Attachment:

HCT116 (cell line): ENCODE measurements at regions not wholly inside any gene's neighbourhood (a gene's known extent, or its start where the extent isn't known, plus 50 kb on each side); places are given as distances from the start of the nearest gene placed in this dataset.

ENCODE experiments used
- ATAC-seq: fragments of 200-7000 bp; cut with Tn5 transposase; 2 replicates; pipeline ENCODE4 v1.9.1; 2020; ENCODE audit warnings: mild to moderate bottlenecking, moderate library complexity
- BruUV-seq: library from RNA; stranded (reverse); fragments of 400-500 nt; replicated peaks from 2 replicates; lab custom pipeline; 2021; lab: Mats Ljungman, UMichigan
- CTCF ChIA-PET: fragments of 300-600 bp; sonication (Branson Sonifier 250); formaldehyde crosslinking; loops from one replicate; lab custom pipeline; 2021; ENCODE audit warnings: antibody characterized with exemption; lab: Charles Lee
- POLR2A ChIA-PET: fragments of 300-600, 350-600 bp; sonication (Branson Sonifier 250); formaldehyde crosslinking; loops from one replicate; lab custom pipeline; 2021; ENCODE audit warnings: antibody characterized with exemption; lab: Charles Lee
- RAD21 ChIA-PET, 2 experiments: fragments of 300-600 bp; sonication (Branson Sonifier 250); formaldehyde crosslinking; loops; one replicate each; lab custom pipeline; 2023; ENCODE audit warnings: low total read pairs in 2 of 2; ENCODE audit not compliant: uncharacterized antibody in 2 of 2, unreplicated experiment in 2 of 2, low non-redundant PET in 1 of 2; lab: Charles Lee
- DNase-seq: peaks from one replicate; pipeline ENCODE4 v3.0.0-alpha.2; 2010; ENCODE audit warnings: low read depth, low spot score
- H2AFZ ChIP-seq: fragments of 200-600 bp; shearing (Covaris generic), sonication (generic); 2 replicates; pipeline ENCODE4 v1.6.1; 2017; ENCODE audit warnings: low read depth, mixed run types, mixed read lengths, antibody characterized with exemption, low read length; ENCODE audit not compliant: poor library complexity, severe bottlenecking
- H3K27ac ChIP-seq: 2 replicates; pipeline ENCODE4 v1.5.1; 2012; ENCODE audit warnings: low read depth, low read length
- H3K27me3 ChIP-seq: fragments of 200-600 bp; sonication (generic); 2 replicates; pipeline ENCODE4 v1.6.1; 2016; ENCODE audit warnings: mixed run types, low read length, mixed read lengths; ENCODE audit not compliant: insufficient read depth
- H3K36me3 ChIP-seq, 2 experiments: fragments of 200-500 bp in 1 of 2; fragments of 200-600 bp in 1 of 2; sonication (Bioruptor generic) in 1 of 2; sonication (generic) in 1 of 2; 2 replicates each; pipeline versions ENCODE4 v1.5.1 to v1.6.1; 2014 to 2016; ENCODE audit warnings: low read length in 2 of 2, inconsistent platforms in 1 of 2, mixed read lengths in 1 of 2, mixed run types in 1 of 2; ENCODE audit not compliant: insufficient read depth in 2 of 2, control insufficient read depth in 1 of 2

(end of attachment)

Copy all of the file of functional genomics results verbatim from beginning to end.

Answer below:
HCT116 (cell line): ENCODE measurements at regions not wholly inside any gene's neighbourhood (a gene's known extent, or its start where the extent isn't known, plus 50 kb on each side); places are given as distances from the start of the nearest gene placed in this dataset.

ENCODE experiments used
- ATAC-seq: fragments of 200-7000 bp; cut with Tn5 transposase; 2 replicates; pipeline ENCODE4 v1.9.1; 2020; ENCODE audit warnings: mild to moderate bottlenecking, moderate library complexity
- BruUV-seq: library from RNA; stranded (reverse); fragments of 400-500 nt; replicated peaks from 2 replicates; lab custom pipeline; 2021; lab: Mats Ljungman, UMichigan
- CTCF ChIA-PET: fragments of 300-600 bp; sonication (Branson Sonifier 250); formaldehyde crosslinking; loops from one replicate; lab custom pipeline; 2021; ENCODE audit warnings: antibody characterized with exemption; lab: Charles Lee
- POLR2A ChIA-PET: fragments of 300-600, 350-600 bp; sonication (Branson Sonifier 250); formaldehyde crosslinking; loops from one replicate; lab custom pipeline; 2021; ENCODE audit warnings: antibody characterized with exemption; lab: Charles Lee
- RAD21 ChIA-PET, 2 experiments: fragments of 300-600 bp; sonication (Branson Sonifier 250); formaldehyde crosslinking; loops; one replicate each; lab custom pipeline; 2023; ENCODE audit warnings: low total read pairs in 2 of 2; ENCODE audit not compliant: uncharacterized antibody in 2 of 2, unreplicated experiment in 2 of 2, low non-redundant PET in 1 of 2; lab: Charles Lee
- DNase-seq: peaks from one replicate; pipeline ENCODE4 v3.0.0-alpha.2; 2010; ENCODE audit warnings: low read depth, low spot score
- H2AFZ ChIP-seq: fragments of 200-600 bp; shearing (Covaris generic), sonication (generic); 2 replicates; pipeline ENCODE4 v1.6.1; 2017; ENCODE audit warnings: low read depth, mixed run types, mixed read lengths, antibody characterized with exemption, low read length; ENCODE audit not compliant: poor library complexity, severe bottlenecking
- H3K27ac ChIP-seq: 2 replicates; pipeline ENCODE4 v1.5.1; 2012; ENCODE audit warnings: low read depth, low read length
- H3K27me3 ChIP-seq: fragments of 200-600 bp; sonication (generic); 2 replicates; pipeline ENCODE4 v1.6.1; 2016; ENCODE audit warnings: mixed run types, low read length, mixed read lengths; ENCODE audit not compliant: insufficient read depth
- H3K36me3 ChIP-seq, 2 experiments: fragments of 200-500 bp in 1 of 2; fragments of 200-600 bp in 1 of 2; sonication (Bioruptor generic) in 1 of 2; sonication (generic) in 1 of 2; 2 replicates each; pipeline versions ENCODE4 v1.5.1 to v1.6.1; 2014 to 2016; ENCODE audit warnings: low read length in 2 of 2, inconsistent platforms in 1 of 2, mixed read lengths in 1 of 2, mixed run types in 1 of 2; ENCODE audit not compliant: insufficient read depth in 2 of 2, control insufficient read depth in 1 of 2